Der Einfluss der Neuwelt-Arenaviren Junín und Tacaribe auf die Apoptose der Wirtszelle

Arenaviren gehören zu den segmentierten negativsträngigen RNA-Viren und werden in die zwei Serogruppen der Alt- und Neuwelt-Arenaviren unterteilt. Die in dieser Arbeit untersuchten Virusspezies Junín (JUNV) und Tacaribe (TCRV) werden den Neuwelt-Arenaviren zugeordnet und stellen die Prototypen für h...

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Bibliographic Details
Main Author: Wolff, Svenja
Contributors: Becker, Stephan (Prof. Dr.) (Thesis advisor)
Format: Doctoral Thesis
Published: Philipps-Universität Marburg 2013
Online Access:PDF Full Text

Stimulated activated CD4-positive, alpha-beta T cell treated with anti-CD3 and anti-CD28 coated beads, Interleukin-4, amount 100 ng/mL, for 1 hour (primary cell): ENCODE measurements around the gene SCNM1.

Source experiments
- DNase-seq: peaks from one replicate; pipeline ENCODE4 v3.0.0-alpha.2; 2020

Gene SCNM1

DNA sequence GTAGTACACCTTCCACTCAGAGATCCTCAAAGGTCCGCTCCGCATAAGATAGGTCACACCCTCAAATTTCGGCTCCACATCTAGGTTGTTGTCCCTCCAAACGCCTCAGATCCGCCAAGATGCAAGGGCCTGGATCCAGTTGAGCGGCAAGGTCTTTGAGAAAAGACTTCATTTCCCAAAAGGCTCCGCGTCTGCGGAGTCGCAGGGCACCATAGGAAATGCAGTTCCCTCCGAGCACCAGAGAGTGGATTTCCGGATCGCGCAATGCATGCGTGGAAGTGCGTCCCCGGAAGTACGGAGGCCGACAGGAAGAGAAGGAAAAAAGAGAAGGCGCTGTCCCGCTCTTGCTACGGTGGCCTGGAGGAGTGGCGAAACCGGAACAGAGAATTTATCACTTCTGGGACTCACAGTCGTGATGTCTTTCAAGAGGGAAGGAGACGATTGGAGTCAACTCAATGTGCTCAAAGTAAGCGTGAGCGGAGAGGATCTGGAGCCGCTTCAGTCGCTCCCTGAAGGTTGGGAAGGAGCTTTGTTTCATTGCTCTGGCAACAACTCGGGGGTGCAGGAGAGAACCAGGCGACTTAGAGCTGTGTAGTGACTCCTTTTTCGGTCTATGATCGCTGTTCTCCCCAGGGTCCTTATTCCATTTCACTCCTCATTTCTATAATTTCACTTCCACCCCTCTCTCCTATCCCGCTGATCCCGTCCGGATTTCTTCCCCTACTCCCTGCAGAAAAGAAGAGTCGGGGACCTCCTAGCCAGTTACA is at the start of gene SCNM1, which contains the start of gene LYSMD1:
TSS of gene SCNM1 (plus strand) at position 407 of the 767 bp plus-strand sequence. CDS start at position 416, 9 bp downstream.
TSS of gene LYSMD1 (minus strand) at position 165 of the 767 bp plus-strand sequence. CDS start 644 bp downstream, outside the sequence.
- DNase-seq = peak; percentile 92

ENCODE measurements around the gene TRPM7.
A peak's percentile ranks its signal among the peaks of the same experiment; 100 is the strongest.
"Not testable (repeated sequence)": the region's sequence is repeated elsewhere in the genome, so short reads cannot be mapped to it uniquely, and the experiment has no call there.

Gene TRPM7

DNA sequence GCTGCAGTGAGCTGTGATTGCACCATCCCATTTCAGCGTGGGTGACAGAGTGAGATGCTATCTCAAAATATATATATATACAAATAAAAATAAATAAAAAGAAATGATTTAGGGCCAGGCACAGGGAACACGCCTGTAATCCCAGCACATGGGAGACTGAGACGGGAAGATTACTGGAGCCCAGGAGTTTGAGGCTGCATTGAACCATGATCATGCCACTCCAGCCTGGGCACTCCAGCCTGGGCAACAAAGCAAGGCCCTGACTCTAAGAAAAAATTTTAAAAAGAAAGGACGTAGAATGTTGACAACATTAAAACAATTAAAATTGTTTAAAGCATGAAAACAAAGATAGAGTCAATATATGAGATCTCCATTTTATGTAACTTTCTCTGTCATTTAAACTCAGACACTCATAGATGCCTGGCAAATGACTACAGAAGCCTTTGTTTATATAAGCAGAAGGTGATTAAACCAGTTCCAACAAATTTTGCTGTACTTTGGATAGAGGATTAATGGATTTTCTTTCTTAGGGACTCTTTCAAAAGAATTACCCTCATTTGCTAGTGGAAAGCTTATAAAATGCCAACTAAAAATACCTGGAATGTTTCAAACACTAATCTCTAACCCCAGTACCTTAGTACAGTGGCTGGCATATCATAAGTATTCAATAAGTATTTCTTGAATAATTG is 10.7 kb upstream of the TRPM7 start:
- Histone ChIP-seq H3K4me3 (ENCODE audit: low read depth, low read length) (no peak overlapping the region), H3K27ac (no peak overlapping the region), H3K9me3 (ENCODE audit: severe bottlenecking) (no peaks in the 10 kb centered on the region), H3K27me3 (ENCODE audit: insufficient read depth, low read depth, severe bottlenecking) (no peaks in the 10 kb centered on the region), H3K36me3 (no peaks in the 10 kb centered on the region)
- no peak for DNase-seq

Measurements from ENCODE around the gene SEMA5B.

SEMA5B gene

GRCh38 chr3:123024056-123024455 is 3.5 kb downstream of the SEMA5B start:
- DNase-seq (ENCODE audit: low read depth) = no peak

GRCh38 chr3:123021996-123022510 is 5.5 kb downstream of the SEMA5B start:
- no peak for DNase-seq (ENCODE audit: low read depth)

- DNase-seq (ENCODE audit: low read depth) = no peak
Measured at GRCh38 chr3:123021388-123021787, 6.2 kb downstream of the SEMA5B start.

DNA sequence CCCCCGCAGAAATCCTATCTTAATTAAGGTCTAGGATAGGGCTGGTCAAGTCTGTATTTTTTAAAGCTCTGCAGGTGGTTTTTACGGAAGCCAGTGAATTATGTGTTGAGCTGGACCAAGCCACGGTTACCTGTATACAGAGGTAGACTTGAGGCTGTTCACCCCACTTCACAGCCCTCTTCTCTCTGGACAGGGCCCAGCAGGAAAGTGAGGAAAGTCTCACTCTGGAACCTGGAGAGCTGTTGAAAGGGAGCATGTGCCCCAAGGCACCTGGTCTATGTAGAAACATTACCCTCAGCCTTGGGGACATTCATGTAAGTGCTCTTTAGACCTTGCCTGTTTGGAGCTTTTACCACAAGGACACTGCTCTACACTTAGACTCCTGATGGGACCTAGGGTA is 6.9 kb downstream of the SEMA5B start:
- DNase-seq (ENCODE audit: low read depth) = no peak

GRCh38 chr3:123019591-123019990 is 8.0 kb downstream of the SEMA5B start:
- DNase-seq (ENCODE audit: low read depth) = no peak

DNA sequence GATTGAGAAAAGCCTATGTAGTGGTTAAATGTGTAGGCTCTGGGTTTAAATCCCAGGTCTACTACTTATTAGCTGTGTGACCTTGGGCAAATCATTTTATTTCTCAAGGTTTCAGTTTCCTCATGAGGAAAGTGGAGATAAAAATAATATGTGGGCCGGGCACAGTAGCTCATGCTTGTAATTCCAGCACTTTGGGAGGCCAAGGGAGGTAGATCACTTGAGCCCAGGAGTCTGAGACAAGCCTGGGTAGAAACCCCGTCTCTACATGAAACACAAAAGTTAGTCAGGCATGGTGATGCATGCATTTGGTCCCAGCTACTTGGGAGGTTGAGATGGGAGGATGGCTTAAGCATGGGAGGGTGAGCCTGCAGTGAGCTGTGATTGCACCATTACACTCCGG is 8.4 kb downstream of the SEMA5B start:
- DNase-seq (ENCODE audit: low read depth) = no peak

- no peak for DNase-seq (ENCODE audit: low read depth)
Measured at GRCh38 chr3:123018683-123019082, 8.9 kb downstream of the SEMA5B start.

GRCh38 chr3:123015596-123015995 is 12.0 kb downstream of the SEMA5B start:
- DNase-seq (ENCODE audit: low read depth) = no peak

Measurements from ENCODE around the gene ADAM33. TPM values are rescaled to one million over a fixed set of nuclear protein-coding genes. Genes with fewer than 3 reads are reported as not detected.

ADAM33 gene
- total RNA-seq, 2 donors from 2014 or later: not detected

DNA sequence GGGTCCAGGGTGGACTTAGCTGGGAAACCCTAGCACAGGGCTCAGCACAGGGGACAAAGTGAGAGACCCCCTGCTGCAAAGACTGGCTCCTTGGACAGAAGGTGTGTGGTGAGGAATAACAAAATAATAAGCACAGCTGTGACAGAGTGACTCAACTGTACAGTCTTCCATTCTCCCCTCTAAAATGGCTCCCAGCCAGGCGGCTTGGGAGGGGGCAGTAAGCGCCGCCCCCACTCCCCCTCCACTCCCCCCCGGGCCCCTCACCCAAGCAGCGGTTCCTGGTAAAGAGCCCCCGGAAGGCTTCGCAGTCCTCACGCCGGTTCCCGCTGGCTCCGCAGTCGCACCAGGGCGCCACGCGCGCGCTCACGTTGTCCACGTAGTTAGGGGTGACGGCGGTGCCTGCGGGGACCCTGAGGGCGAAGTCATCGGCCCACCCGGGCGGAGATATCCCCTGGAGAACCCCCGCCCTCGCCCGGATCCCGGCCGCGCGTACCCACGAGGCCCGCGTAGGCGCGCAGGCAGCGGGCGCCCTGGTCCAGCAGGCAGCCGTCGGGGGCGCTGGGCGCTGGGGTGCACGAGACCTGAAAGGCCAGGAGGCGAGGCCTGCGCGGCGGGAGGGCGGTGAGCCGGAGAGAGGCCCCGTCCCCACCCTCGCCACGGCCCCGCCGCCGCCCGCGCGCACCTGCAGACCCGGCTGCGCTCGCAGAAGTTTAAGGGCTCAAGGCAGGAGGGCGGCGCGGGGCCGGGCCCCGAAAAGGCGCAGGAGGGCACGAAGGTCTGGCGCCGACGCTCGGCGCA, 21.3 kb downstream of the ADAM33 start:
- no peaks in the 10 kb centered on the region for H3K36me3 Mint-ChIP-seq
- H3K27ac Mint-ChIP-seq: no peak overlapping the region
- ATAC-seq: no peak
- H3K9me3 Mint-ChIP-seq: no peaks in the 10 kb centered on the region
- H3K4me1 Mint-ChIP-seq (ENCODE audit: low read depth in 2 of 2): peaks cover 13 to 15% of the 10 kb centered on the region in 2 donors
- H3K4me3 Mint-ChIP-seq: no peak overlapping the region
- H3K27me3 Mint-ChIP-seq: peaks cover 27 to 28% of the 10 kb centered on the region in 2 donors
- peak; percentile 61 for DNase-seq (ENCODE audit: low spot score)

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Arenaviruses belong to the segmented negative-strand RNA-viruses and are divided into the two serogroups known as the Old World and New World arenaviruses. In this study the New World arenavirus species Junín (JUNV) and Tacaribe (TCRV), which can be considered prototypes for hemorrhagic fever-causing and non-pathogenic New World arenviruses, respectively, were investigated. JUNV is a human pathogen endemic to Argentina that causes hemorrhagic fever with a high case fatality rate, while its close relative TCRV is not known to be a significant human pathogen. The nucleoprotein NP is the most abundant structural component of the viral particle. It plays an essential role for viral replication/transcription as well as overcoming the interferon response in the host cell. JUNV and TCRV NP show 78% identity between their NP amino acid sequences, nevertheless the characterisation of JUNV and TCRV NP at the beginning of this work revealed significant differences in the expression pattern of JUNV and TCRV NP. In the case of JUNV NP, NP-specific cleavage products with a size of 62, 53, 47, 40 kDa were observed during recombinant expression as well as during JUNV infection. TCRV NP, however, did not show a comparable specific degradation pattern. Examination of the JUNV NP sequence revealed several putative caspase cleavage motifs. Point mutations of these motifs led to alterations in the observed degradation pattern and the loss of certain cleavage events. The DVKD and QEHD motives in JUNV NP were identified as the responsible cleavage sites for the generation of the 47 kDa and 40 kDa cleavage products, respectively. Further it could be shown that the intensity of JUNV NP cleavage directly depended on caspase activity, with increased caspase activity resulting in increased cleavage of NP, while inhibition of caspases decreased cleavage of NP. Based on these data JUNV NP was identified as a substrate of caspases. Interestingly it was further shown that expression of JUNV NP alone, but not of TCRV NP, suppresses the induction of apoptosis in cells treated with an apoptosis activator and that this anti-apoptotic effect also depends on cleavage of JUNV NP. Taken together, these data reveal that JUNV NP, in contrast to TCRV NP, serves as a target for caspase cleavage and is, therefore, able to prevent the induction of apoptosis in JUNV infected cells, possibly by serving as a decoy substrate. To better understand the role of caspase activation in arenavirus infection, the biological relevance of non-cleavage of TCRV NP was also analysed. TCRV, having no anti-apoptotic function mediated by NP, showed significant hallmarks of apoptosis during infection. In the case of TCRV, but not JUNV, a strong cleavage of caspase 3 and PARP, as well as chromatin condensation and the formation of apoptotic bodies, could be detected during infection. Further, characterisation of TCRV-induced apoptosis revealed an induction of apoptosis at late stages of infection and was dependent on cell type. Studies with UV-inactivated TCRV further demonstrated that apoptosis-induction is mediated not by binding or entry of the virus into the cell, but by down-stream steps in virus replication (e.g. viral replication/transcription and/or the accumulation of viral proteins in the cytoplasm). Cleavage of caspases 8 and 9 however, indicated that both, the extrinsic as well as the intrinsic apoptosis pathways are involved in signal transduction during the induction of apoptosis. Interestingly, caspase inhibition during TCRV infection results in a reduced virus titre, while caspase activation increased the virus titre. Therefore, the absence of NP-cleavage and its corresponding anti-apoptotic effect is unlikely to present a disadvantage for TCRV during infection. In contrast, TCRV seems to rely on apoptotic processes to yield efficient virus replication and release. The data presented in this work show for the first time that, in some species, the arenavirus nucleoprotein exerts a novel anti-apoptotic function related to its cleavage by caspases. In addition, this work has shown that JUNV and TCRV, despite their close phylogenetic relationship, are using different mechanisms to modulate apoptosis in the infected host cell to achieve efficient virus production and spread. While JUNV inhibits apoptosis by using NP as a decoy substrate for caspases, TCRV depends on apoptotic processes in the infected cell to replicate efficiently and reach virus titres equivalent to those achieved by JUNV. Based on the comparative analysis used in this study, differences between JUNV and TCRV NP that have a crucial effect on virus-host cell-interaction were identified and may help in future to explain the fact that JUNV and TCRV differ dramatically in their pathogenicity, as well as to predict the virulence of newly emerging arenavirus species.